Prostitution: Prostitution reveals the large discrepancy of power between genders. Men are constantly engaging in prostitution however if they are caught, the men get to walk away freely while the women are publically humiliated. Anne was nearly a victim of rape multiple times. For example, Frederick Jones, Throckmorton, and a pirate in New Providence nearly raped Anne. Frailty in Society: This book reveals that people of all races and backgrounds have some sort of insecurity in life. Anne was extremely observant of this in her husband James as she states,”Fight for me!
Find your backbone! Be a man! ” (Pg. 72). Anne also noticed this in the pirates themselves as she states,”… despite the cruelty and violence that they experienced, they possessed sensitivity in their eyes” (Pg. 109). Adventure: The crave for adventure symbolizes insecure pasts that many of these characters experience. With James being a runaway servant and Anne under the tight grip of her father, the two escape to get a taste of freedom and adventure. The death of Mary Reade’s husband also motivated her to live life to the fullest and join Rackham’s crew.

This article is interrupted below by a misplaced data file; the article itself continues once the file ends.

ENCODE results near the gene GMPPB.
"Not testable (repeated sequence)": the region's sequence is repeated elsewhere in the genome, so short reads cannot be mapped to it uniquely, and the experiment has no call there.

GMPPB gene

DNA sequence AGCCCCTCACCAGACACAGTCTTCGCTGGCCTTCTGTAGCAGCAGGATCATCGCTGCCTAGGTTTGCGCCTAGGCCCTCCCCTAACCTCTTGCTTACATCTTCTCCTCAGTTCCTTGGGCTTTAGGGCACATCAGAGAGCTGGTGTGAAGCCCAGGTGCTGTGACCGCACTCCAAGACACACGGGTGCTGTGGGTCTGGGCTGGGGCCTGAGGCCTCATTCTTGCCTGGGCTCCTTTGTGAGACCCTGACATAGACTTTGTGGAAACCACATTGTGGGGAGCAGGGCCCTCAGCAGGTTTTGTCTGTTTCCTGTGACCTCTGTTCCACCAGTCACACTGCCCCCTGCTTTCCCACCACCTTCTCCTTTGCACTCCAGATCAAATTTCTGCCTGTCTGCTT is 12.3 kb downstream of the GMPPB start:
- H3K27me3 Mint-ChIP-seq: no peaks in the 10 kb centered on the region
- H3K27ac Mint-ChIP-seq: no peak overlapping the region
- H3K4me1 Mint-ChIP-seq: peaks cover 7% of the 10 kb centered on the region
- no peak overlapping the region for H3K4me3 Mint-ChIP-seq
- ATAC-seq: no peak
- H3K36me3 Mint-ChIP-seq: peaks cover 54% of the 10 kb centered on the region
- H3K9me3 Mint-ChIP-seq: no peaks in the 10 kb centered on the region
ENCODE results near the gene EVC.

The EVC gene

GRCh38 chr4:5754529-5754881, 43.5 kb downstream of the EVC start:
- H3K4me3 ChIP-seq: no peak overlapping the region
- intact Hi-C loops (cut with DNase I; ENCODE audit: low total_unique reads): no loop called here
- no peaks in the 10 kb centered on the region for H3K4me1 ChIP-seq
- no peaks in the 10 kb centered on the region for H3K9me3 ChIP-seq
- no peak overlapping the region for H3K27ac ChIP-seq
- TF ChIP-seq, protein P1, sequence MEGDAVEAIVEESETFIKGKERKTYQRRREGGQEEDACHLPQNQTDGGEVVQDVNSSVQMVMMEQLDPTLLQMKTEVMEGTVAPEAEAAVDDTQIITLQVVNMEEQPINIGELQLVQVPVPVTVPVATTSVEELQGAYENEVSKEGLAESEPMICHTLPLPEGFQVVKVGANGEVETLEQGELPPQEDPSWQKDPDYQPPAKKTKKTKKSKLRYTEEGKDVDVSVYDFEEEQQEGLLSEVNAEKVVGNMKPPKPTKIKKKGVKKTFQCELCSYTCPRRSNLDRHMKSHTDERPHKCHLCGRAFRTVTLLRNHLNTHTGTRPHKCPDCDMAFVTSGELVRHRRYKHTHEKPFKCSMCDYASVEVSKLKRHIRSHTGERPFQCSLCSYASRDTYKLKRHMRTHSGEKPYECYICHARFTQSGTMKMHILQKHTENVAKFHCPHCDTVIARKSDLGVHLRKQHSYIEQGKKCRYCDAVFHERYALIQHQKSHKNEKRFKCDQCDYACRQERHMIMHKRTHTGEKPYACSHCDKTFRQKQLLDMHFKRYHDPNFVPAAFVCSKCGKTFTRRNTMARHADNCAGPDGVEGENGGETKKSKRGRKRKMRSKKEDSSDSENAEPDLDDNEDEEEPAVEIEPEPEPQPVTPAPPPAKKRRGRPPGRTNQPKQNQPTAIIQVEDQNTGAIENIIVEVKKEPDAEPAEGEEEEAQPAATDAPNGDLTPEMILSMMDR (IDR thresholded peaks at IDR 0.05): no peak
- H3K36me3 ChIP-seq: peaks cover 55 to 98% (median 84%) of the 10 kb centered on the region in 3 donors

Archetypes: Anne’s story is clearly Prodigal. We see this when she fled the Carolinas with James and at the end of the book, returned with James, her father, and Edward. Anne’s story also has a bildungsroman archetype. Despite the fact that Anne had lost much of her religious devotion as she was a pirate, she went back to religion as she was jailed and as James was being whipped. Themes: Religious uncertainty: Anne started off as a religious young woman in her time in Ireland as well as Charles Towne.